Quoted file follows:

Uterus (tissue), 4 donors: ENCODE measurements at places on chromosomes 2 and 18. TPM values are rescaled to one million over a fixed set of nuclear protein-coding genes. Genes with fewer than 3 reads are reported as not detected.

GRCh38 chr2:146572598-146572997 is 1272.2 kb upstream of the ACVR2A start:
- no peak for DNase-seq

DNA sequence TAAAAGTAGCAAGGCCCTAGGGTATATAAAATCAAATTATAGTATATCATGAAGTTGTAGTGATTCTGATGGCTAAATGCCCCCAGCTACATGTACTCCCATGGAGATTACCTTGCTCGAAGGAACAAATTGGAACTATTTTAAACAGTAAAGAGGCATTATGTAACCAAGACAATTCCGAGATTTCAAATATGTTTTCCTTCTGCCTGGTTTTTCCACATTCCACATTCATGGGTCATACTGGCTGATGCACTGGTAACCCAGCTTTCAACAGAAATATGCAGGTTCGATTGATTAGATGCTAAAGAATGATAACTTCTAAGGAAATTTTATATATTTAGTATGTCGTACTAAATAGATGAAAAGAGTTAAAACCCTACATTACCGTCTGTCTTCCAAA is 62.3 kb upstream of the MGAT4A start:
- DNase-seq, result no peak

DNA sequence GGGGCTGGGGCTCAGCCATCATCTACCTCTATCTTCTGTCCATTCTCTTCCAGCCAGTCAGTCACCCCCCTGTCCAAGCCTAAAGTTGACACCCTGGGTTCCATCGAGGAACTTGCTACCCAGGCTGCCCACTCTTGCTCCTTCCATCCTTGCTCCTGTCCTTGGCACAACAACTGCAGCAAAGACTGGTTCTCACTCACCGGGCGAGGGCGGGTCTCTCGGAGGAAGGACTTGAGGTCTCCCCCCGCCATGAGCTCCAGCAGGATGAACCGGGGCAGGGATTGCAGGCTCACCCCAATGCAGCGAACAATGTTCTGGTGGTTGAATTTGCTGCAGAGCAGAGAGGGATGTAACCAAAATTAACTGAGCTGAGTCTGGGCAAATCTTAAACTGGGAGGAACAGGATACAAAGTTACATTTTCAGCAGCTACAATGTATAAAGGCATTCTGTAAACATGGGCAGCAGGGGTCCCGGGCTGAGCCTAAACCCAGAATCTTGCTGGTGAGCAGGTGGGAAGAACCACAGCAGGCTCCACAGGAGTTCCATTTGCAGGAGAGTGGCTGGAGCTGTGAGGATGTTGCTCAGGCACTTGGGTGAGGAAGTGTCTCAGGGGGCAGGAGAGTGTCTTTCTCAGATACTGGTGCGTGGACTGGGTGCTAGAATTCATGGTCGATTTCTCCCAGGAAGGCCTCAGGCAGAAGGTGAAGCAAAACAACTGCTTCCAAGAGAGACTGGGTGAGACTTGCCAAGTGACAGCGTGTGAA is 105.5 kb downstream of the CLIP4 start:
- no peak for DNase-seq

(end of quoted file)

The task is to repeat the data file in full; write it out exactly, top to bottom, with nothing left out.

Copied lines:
Uterus (tissue), 4 donors: ENCODE measurements at places on chromosomes 2 and 18. TPM values are rescaled to one million over a fixed set of nuclear protein-coding genes. Genes with fewer than 3 reads are reported as not detected.

GRCh38 chr2:146572598-146572997 is 1272.2 kb upstream of the ACVR2A start:
- no peak for DNase-seq

DNA sequence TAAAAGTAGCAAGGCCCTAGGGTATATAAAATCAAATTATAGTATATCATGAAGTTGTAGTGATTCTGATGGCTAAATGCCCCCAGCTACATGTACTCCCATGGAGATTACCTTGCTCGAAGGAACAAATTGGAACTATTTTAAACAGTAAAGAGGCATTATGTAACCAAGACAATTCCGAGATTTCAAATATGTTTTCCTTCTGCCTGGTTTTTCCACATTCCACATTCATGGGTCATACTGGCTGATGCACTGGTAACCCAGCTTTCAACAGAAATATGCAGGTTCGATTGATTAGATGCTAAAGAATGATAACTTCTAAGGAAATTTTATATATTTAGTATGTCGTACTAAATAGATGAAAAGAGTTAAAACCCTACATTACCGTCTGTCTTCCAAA is 62.3 kb upstream of the MGAT4A start:
- DNase-seq, result no peak

DNA sequence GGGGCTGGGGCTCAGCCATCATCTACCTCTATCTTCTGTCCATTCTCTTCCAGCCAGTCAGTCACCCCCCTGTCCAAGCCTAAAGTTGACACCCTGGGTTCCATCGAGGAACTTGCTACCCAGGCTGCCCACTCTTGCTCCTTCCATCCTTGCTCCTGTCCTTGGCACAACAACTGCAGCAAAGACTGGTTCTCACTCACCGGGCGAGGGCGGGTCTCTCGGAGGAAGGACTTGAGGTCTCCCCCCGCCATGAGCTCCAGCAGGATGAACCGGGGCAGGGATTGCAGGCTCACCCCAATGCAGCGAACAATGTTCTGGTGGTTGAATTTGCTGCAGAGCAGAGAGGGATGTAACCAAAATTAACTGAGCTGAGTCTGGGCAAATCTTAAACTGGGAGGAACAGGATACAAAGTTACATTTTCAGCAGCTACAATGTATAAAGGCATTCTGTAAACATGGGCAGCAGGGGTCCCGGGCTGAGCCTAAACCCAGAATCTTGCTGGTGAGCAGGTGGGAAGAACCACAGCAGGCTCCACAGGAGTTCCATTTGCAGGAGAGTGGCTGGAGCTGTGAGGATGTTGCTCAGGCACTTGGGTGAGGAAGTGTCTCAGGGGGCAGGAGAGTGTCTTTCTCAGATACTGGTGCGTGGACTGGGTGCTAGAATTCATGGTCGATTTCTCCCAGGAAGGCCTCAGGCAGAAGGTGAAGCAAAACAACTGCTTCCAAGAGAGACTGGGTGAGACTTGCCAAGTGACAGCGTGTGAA is 105.5 kb downstream of the CLIP4 start:
- no peak for DNase-seq